In my search for ongoing work, I've stumbled into a WordPress gig. Or gigs. Depends on how it goes.
So I hadn't actually written anything yet - still trying to grasp the platform, and then it occurred to me: in WordPress, everything is a post. Literally. And every post gets a page.
If you're creating a site about dogs and cats, and you needed to create relationships between the cats and dogs, then you create a post_type for Dog and for Cat. Each dog and cat has their own page. Any extra information about them gets dumped into a postmeta table. In that table is a field called "value" where you can dump anything you like - but here's the thing: for every value you need to store, you're not only forcing a read/write each time, but you're dumping a ton of data for every entity/object/post.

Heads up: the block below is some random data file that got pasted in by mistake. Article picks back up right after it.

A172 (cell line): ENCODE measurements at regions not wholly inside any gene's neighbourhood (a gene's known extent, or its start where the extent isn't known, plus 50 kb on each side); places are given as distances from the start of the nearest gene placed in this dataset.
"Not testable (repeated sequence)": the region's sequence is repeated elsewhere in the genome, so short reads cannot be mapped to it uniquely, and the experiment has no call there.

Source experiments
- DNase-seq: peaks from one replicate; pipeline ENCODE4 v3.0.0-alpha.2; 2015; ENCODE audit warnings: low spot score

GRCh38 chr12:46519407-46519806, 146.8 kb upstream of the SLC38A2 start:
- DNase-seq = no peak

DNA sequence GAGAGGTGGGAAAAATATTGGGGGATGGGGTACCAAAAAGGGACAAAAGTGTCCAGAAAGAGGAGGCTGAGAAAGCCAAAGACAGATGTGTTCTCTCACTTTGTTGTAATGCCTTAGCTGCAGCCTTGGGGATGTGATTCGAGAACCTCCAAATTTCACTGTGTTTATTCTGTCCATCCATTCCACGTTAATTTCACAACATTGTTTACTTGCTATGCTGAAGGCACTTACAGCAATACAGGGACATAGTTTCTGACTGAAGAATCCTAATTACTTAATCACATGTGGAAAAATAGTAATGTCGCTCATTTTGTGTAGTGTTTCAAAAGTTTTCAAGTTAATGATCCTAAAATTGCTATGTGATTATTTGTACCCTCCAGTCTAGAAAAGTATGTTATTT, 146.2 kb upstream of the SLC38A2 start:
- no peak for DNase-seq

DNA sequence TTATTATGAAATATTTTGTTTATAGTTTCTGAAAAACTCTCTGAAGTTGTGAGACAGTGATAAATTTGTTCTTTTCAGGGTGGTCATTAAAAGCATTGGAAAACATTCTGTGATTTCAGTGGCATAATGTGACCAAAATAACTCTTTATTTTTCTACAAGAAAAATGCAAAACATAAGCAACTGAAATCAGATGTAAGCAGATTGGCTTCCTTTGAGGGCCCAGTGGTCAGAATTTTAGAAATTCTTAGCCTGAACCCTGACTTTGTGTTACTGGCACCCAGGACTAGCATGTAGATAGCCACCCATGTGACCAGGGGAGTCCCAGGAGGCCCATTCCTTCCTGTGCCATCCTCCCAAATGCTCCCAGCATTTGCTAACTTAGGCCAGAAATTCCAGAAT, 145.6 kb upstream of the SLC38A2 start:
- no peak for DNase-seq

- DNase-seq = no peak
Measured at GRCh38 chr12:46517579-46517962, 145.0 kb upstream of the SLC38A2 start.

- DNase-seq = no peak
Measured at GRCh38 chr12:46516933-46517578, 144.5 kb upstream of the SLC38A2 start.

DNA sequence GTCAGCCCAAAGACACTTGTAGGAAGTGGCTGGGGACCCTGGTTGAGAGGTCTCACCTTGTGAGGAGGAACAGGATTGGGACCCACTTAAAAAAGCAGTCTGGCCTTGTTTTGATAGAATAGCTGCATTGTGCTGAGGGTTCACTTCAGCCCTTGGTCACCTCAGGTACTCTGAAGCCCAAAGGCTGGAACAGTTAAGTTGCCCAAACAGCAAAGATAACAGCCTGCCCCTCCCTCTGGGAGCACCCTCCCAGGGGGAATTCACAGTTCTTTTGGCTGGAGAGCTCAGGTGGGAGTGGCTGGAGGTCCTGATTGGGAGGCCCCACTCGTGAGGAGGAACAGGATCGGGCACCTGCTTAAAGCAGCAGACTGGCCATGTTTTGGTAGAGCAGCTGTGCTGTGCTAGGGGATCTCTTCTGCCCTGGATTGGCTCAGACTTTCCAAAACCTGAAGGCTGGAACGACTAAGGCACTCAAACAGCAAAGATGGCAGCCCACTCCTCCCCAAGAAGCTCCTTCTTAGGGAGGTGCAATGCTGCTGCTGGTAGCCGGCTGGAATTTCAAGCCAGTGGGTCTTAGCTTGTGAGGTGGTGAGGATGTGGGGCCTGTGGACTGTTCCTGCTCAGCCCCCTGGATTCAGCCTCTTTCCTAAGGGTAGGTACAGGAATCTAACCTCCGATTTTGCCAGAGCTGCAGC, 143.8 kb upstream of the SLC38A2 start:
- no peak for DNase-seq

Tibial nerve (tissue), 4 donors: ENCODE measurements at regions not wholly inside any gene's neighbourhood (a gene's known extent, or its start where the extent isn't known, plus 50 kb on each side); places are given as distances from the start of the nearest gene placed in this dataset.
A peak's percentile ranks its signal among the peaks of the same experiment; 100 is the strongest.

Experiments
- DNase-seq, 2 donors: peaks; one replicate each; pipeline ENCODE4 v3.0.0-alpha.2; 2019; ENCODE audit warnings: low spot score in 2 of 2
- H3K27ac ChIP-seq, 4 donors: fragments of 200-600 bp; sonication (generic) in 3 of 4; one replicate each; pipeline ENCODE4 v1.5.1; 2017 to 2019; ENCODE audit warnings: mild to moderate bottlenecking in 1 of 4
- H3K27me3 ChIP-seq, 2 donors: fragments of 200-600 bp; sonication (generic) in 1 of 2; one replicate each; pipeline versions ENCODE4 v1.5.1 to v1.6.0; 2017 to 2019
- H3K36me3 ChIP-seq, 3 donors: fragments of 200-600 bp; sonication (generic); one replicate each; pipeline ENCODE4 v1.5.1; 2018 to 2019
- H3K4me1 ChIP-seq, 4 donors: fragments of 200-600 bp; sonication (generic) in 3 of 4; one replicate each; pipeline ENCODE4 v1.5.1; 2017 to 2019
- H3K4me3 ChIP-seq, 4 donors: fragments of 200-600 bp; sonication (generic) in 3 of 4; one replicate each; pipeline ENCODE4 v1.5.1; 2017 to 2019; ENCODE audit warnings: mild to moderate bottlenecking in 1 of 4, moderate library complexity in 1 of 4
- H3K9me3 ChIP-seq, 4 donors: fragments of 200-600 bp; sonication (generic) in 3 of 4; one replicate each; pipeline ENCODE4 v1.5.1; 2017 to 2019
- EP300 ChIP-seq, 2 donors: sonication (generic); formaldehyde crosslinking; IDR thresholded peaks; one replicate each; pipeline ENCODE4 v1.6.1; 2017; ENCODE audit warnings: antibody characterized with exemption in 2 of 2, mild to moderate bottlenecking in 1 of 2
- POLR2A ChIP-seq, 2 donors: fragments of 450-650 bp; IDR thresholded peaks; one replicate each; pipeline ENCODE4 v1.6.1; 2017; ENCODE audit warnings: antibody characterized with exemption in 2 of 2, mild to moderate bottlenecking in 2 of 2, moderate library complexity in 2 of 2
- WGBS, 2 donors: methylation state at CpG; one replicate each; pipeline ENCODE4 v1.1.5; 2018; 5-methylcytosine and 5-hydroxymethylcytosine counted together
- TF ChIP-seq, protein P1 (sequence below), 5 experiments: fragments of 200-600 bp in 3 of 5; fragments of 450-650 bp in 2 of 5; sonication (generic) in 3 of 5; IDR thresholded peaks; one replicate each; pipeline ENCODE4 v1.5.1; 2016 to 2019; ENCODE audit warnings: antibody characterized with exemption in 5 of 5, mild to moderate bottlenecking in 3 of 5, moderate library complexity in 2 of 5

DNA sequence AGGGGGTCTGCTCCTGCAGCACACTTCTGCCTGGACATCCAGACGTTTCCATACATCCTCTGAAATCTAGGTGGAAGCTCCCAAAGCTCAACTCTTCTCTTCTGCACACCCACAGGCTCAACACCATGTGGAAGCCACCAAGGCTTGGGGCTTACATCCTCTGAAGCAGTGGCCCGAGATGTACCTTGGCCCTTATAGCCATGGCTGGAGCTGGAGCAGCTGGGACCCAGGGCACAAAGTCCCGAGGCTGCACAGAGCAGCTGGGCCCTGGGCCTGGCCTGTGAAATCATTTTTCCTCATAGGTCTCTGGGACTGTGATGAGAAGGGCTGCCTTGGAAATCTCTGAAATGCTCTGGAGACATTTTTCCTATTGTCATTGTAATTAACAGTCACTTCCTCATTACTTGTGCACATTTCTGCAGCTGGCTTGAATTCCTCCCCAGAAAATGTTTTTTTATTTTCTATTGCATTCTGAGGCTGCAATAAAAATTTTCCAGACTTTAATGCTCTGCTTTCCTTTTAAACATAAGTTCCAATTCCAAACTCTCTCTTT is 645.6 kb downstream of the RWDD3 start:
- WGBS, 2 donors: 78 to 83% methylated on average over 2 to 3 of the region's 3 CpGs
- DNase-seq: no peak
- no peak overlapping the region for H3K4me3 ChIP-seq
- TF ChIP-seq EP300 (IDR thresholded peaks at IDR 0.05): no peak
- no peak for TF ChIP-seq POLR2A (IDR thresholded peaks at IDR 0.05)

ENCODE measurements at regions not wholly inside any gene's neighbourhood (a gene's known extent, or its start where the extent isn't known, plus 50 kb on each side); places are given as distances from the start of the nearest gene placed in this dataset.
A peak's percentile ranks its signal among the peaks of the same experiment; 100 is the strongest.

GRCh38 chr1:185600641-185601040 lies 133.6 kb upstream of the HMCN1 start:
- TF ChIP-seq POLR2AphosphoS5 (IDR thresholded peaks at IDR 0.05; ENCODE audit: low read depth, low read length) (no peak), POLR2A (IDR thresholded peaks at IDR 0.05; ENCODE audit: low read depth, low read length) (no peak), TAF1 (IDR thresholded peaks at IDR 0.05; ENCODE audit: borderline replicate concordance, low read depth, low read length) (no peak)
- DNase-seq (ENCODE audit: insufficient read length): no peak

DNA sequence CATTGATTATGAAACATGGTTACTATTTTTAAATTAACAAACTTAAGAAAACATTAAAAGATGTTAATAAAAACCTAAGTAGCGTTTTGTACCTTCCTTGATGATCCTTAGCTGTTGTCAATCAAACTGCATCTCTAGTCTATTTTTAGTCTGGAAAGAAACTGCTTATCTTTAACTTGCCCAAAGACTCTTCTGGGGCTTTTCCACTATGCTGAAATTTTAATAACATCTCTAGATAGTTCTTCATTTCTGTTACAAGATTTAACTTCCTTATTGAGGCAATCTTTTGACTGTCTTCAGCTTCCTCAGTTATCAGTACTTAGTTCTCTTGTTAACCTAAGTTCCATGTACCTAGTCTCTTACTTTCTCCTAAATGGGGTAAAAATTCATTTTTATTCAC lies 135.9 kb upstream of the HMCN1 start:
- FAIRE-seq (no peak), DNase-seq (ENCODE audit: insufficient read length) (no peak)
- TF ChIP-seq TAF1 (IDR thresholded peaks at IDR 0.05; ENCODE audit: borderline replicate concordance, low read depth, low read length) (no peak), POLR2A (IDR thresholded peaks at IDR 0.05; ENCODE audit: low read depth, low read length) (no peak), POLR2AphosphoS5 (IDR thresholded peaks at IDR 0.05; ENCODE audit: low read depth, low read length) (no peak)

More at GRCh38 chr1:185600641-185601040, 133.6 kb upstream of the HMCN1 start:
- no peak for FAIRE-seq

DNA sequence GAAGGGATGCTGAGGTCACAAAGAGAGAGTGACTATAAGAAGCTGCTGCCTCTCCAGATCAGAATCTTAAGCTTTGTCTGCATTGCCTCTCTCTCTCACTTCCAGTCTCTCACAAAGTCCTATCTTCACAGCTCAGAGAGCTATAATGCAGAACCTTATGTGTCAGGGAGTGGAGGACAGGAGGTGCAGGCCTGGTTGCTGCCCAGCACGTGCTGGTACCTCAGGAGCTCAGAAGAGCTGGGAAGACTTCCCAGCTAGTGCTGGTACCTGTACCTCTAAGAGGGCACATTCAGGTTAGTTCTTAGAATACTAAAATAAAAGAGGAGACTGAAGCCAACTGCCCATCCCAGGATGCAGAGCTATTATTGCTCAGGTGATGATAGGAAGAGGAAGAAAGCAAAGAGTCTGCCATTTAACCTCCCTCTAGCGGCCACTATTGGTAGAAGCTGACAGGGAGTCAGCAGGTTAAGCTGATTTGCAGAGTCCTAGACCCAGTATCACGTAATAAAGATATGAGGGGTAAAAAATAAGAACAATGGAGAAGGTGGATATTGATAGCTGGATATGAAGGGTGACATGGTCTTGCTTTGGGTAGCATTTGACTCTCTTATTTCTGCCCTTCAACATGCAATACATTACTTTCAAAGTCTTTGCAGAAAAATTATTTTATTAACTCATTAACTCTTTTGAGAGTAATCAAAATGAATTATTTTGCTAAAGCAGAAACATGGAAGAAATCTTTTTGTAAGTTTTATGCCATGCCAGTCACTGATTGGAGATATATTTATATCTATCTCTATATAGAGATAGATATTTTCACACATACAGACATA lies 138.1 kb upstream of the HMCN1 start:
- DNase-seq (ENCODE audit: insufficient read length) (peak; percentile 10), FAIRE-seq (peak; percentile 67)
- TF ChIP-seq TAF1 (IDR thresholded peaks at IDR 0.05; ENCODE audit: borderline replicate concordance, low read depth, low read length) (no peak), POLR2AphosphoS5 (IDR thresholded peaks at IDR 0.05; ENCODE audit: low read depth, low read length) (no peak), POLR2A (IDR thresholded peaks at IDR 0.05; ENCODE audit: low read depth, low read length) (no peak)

I have a way to deal with that, fine, but everything is a post?
In other words, I've always known that programming and the database schema should represent reality as closely as possible. And hey, guess what: a fundraising campaign is not similar to a basketball drill is not similar to a blog post. The post metaphor is brilliant for organizing and displaying pages about content, but it falls far short of being true to life for everything.
For example, creating an accounting system in WordPress seems ludicrous because it's the wrong tool for the job. But I think it depends on how you do it, and I think I have a way to achieve something like that.
Why does this matter? My work on 247Toolset, as it turns out, bears resemblance to WordPress in its approach to themes and functionality. Nothing special about that - many other custom sites do this very thing. But some of the special features of 247Toolset might be easily adapted to WordPress plugins.
So, I have a few ideas about what might grab the WordPress community. I'll be testing them out later. In the meantime hopefully, I hope to have enough development accomplished by Monday to impress a new client.